Billy Elliot a heartwarming crowd-pleaser for a cold city
Tony Award-winning musical makes an impressive local debut with RMTC production
It's no secret that Billy Elliot the Musical pirouettes into Winnipeg with fairly lofty expectations.
So it probably comes as a relief to many that the Royal MTC's lavish production of Billy Elliot is a charming, charged, utter crowd-pleaser.
Like the movie it's based on, Billy Elliot the Musical follows its title character — a 12-year-old boy growing up in a northern English coal mining town during the bitter miners' strike of 1984.
Billy's gruff dad (a suitably marshmallow-centred Cory Wojcik, who gives a sensitive and honest performance) wants Billy to be a boxer. But Billy stumbles — quite literally — into the world of ballet, where he proves to be a prodigy.
This isn't a musical that shies away from that political setting — indeed, songs like the Act 2 opener Merry Christmas, Maggie Thatcher and the miners' song Once We Were Kings highlight the harsh politics of the era.
But it's primarily a story of hope, and in its energetic dance numbers and upbeat, melodic, ear-pleasing tunes, it conveys that message fiercely.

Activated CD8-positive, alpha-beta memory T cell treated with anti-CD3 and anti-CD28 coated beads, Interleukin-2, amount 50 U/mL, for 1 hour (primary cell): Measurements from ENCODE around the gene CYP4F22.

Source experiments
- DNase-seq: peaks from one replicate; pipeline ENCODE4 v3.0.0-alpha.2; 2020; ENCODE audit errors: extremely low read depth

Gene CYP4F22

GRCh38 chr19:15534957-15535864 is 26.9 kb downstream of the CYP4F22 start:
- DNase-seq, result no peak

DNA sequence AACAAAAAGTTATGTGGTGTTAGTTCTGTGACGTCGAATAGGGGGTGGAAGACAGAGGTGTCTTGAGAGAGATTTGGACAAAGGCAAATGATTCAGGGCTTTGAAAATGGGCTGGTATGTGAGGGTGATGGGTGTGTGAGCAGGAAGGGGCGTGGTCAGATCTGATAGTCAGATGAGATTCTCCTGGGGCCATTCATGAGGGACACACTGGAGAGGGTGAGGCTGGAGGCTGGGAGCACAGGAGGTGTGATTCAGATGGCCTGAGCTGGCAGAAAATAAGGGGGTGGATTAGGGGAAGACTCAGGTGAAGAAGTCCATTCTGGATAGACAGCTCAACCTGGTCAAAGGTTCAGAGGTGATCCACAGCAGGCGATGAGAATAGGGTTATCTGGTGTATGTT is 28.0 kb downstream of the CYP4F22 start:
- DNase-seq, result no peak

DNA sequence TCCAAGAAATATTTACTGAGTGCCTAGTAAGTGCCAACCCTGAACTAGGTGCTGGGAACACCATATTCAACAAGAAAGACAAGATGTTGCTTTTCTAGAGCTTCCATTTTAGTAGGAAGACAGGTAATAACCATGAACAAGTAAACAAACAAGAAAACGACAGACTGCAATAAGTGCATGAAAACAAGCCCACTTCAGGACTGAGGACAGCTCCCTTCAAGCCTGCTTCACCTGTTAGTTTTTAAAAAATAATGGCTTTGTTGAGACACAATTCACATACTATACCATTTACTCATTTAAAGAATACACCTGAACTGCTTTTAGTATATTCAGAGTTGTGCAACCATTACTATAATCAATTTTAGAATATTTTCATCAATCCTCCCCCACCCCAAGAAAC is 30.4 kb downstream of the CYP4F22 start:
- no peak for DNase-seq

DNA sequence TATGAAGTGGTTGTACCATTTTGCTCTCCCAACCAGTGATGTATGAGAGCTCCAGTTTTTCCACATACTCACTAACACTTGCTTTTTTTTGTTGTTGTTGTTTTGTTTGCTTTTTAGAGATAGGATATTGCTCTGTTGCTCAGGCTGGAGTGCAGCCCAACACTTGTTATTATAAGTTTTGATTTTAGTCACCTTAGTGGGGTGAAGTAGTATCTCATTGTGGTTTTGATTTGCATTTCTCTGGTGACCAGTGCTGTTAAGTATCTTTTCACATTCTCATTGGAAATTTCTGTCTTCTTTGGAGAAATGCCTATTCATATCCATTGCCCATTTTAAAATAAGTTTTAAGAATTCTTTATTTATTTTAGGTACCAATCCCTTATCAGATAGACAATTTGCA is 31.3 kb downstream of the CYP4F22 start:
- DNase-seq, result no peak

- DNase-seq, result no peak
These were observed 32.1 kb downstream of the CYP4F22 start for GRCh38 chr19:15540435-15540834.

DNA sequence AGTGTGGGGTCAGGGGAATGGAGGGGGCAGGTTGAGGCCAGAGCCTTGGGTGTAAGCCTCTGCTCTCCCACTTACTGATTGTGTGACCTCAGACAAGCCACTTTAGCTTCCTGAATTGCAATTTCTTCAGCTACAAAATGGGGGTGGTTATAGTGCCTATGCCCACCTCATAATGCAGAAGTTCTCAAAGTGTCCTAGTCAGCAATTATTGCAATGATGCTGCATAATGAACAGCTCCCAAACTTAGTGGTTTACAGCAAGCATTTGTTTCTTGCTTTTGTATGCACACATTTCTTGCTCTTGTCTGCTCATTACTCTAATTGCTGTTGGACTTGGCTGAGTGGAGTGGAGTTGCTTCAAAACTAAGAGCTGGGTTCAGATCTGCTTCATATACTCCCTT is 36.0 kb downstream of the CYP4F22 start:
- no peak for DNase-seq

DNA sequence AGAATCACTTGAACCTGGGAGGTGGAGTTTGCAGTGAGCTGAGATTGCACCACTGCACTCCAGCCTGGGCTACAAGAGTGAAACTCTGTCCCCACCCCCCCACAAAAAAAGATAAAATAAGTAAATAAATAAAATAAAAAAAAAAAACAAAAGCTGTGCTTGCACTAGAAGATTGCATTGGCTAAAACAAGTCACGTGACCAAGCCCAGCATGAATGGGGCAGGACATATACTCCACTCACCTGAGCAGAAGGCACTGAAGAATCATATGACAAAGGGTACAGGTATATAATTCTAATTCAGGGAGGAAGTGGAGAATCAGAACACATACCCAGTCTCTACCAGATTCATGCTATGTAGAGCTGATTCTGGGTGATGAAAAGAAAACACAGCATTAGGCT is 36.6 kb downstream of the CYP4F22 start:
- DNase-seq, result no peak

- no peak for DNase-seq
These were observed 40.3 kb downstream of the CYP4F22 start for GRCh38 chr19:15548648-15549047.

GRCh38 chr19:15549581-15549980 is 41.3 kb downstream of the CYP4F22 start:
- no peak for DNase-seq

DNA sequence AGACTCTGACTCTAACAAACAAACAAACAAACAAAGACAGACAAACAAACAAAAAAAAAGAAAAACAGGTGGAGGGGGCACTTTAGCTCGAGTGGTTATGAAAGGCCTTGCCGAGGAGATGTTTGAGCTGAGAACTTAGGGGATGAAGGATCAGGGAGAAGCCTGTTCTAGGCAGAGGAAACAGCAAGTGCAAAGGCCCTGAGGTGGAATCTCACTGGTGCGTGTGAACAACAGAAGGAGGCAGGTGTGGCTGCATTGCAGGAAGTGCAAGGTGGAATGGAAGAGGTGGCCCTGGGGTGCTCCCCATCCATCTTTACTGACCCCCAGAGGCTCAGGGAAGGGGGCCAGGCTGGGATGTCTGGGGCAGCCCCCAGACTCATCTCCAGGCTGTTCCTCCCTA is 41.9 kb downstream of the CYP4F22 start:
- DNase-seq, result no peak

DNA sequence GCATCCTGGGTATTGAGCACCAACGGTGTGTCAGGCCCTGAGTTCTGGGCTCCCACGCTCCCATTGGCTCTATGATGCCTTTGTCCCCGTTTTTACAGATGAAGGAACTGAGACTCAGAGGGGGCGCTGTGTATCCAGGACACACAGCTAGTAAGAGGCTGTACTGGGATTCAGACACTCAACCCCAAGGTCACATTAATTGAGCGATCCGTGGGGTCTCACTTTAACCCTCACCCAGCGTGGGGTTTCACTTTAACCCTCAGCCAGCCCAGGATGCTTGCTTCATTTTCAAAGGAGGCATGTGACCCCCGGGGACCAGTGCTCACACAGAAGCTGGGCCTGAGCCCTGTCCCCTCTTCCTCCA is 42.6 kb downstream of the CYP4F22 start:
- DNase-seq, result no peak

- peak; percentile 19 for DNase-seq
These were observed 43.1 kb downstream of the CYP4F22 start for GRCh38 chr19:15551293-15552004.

And Ribeiro played the role with gusto, acing everything from furiously fast tap routines to graceful balletic numbers with a performance that would be impressive from a dancer twice his age.
He's backed by an excellent supporting cast of two dozen, which draws heavily from Winnipeg's musical theatre talent pool and speaks highly of its quality.
In addition to Wojcik, local favourite Jennifer Lyon is outstanding as Mrs. Wilkinson, the amusingly world-weary ballet teacher who first recognizes Billy's talent.
Other standout performances come from locals Debbie Maslowsky as Billy's slightly senile grandmother, Markian Tarasiuk as Billy's rage-filled older brother Tony, Carson Nattrass as the somewhat dim boxing coach George, and Paula Potosky, who delivers a warm and tender turn as Billy's late mother.
Director Steven Schipper's production is snappy and well-tuned. Tracey Flye's choreography is similarly sharp and crisp, with nary a misplaced step in the musical's many demanding and impressive dance numbers.
And the nine-member orchestra under music director Joseph Tritt performs Sir Elton's engaging music admirably.
Billy Elliot's not flawless — at 160 minutes (with intermission), it's a bit bloated (I'd argue we don't really need a musical number dedicated to Grandma's backstory).
But these are minor qualms. What matters is that Billy Elliot is heartwarming, though not sappy, and fully entertaining.
As Billy himself provides a light in the dark for a coal mining town, Billy Elliott provides some welcome warmth to a cold Prairie city in January.
Billy Elliot the Musical runs at the Royal MTC's John Hirsch Mainstage until Feb. 6.